Blah blah blah


Thought you might be interested in this piece of ‘English’ and I use the word loosely - from the person in the UK government who is responsible for education in schools -believe it or not!

[color=red]Well, yeah -right - ok - see what yer mean - ain’t it?


Hi Alan,

Are all these words called “insert words”? Are there more? And why do we use them?

It seems Britain may be just as plagued by jargon, buzzwords and “talking heads” as the US is.

That is a pretty awful example of “English”. And the source makes it all the more frightening. :shock:

Hi Yankee,

You said:

The English language is obviously changing. Why do you consider a particular variety of English awful?


Hi Englishuser, I think Amy wasn’t referring to ‘a particular variety of English’. She just said that this type of empty talk is rather useless and I agree with her.[YSaerTTEW443543]

TOEIC listening, photographs: A lot of pollution[YSaerTTEW443543]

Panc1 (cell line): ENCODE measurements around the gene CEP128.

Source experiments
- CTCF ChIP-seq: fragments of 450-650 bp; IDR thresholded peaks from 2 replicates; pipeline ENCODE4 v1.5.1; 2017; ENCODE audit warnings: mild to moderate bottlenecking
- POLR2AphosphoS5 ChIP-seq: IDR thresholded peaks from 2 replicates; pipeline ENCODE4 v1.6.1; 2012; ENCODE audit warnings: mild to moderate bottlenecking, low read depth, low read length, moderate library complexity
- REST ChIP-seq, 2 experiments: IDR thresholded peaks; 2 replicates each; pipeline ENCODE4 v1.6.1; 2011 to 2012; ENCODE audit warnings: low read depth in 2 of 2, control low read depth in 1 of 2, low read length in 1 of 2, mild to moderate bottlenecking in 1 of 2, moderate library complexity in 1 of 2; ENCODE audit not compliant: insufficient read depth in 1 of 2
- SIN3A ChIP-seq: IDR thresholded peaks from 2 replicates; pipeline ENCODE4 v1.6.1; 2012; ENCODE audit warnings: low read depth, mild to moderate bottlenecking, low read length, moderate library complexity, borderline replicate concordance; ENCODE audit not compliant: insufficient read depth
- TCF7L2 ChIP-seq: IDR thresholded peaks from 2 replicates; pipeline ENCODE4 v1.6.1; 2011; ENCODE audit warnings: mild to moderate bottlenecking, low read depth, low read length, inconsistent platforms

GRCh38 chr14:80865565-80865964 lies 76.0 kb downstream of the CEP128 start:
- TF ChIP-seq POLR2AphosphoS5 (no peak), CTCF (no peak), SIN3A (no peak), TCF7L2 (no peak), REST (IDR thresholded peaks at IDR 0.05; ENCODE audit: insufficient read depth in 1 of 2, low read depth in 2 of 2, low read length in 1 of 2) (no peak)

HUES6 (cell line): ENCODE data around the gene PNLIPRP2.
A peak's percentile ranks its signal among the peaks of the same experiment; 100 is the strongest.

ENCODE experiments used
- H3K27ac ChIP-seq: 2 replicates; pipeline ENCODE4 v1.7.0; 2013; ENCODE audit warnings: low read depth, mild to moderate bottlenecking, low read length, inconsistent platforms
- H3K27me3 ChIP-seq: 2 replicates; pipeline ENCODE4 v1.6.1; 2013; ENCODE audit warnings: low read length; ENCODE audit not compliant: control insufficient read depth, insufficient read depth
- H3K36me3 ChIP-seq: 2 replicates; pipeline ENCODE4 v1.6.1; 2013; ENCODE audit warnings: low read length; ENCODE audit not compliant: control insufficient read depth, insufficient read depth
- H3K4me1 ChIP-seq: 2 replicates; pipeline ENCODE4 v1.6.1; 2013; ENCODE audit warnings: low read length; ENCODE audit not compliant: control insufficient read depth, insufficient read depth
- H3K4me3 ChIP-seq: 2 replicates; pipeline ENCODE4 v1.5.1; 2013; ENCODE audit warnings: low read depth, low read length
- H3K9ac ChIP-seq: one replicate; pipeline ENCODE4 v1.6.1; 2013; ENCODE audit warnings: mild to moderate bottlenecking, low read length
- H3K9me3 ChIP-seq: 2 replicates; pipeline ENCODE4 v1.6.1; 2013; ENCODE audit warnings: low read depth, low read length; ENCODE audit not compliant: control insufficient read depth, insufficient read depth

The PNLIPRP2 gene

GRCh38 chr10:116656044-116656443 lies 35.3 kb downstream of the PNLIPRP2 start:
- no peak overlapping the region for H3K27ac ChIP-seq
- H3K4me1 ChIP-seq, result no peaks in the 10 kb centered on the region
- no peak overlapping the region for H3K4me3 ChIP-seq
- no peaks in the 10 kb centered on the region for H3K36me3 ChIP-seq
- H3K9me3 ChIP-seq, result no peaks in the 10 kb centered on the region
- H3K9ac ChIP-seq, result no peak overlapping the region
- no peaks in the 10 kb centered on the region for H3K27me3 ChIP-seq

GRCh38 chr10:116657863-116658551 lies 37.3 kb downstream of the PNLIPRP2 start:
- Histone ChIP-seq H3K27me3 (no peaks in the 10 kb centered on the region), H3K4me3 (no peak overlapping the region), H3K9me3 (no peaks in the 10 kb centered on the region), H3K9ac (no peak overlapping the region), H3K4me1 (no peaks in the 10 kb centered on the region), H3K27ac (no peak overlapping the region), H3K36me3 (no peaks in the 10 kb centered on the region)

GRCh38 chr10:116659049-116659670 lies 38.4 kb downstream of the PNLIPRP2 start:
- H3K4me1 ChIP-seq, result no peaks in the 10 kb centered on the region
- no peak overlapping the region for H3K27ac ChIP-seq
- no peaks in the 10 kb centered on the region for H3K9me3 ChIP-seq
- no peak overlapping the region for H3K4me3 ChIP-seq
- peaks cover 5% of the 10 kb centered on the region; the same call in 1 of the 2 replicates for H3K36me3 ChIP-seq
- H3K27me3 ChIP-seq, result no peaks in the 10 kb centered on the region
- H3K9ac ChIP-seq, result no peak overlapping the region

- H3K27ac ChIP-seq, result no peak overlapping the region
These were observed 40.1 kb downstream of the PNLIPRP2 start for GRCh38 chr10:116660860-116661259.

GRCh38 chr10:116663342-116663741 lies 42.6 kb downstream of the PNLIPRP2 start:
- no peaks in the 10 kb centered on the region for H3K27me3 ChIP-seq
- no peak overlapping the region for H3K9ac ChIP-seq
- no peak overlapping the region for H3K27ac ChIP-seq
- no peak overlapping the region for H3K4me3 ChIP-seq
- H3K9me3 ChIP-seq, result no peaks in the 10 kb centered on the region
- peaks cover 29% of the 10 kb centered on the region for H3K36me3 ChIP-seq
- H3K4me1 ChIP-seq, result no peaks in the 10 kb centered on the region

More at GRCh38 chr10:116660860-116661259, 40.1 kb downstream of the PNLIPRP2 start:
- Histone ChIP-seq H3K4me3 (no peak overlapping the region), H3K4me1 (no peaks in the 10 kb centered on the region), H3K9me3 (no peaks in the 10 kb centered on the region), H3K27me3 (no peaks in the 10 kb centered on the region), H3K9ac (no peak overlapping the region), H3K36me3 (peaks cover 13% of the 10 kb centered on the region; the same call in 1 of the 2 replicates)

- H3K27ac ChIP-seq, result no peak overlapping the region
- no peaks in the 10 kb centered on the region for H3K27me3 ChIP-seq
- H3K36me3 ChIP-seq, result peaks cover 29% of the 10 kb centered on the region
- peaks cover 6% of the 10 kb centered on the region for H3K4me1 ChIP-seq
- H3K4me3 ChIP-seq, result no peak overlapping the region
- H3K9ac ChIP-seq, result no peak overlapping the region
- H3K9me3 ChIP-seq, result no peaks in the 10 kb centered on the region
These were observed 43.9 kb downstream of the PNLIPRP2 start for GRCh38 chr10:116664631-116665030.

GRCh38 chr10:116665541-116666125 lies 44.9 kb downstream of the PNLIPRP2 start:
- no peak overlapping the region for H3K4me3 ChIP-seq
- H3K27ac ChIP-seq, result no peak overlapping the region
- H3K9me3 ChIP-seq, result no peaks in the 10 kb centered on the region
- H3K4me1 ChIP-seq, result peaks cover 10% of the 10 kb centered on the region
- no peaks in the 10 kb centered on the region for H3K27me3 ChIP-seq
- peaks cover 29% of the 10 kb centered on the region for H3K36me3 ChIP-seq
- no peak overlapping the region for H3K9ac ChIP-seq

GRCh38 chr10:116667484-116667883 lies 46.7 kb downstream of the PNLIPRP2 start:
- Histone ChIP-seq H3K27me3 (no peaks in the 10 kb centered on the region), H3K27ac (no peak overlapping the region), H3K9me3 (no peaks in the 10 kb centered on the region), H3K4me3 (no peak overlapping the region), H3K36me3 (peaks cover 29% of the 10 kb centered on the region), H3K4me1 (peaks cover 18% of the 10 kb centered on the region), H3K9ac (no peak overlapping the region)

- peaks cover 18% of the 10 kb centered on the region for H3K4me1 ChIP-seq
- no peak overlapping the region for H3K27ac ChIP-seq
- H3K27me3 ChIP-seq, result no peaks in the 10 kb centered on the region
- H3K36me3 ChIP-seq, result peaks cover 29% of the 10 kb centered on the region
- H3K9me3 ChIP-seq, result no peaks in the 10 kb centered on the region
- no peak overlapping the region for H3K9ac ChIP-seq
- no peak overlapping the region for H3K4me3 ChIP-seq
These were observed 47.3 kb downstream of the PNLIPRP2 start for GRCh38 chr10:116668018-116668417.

Can I ask, whether in modern English ‘example’= ‘variety’?


Hi Torsten,

I should have asked why Yankee thinks that a particular register (rather than variety) of English is rather awful. To use slang and informal English is surely all right - and even expected - in certain contexts.


Hi Tamara,

Without nitpicking I would suggest that ‘example’ is used here to indicate a particular illustration of this type of language.


Using/Use of slang is OK unless you’re a Schools Minister. As David Miliband is.

Thanks, Alan.

Hi Englishuser, if you were to sum up the text passage Alan has quoted, how would you do it? What are the key facts of that message?[YSaerTTEW443543]

TOEIC listening, photographs: A large machine[YSaerTTEW443543]

Hi Rosalisa,

My comment: ‘Well, yeah -right - ok - see what yer mean - ain’t it?’ was meant to be a bit of a joke and really to laugh at the way the text I quoted was said/written. Please don’t take it as good practice.


Hi Tamara,

You wrote:

Are you correcting me?


I have no intention of correcting your English.
I just wasn’t sure whether to-infinitive could be used that way.
At least, in English I’m trying to learn.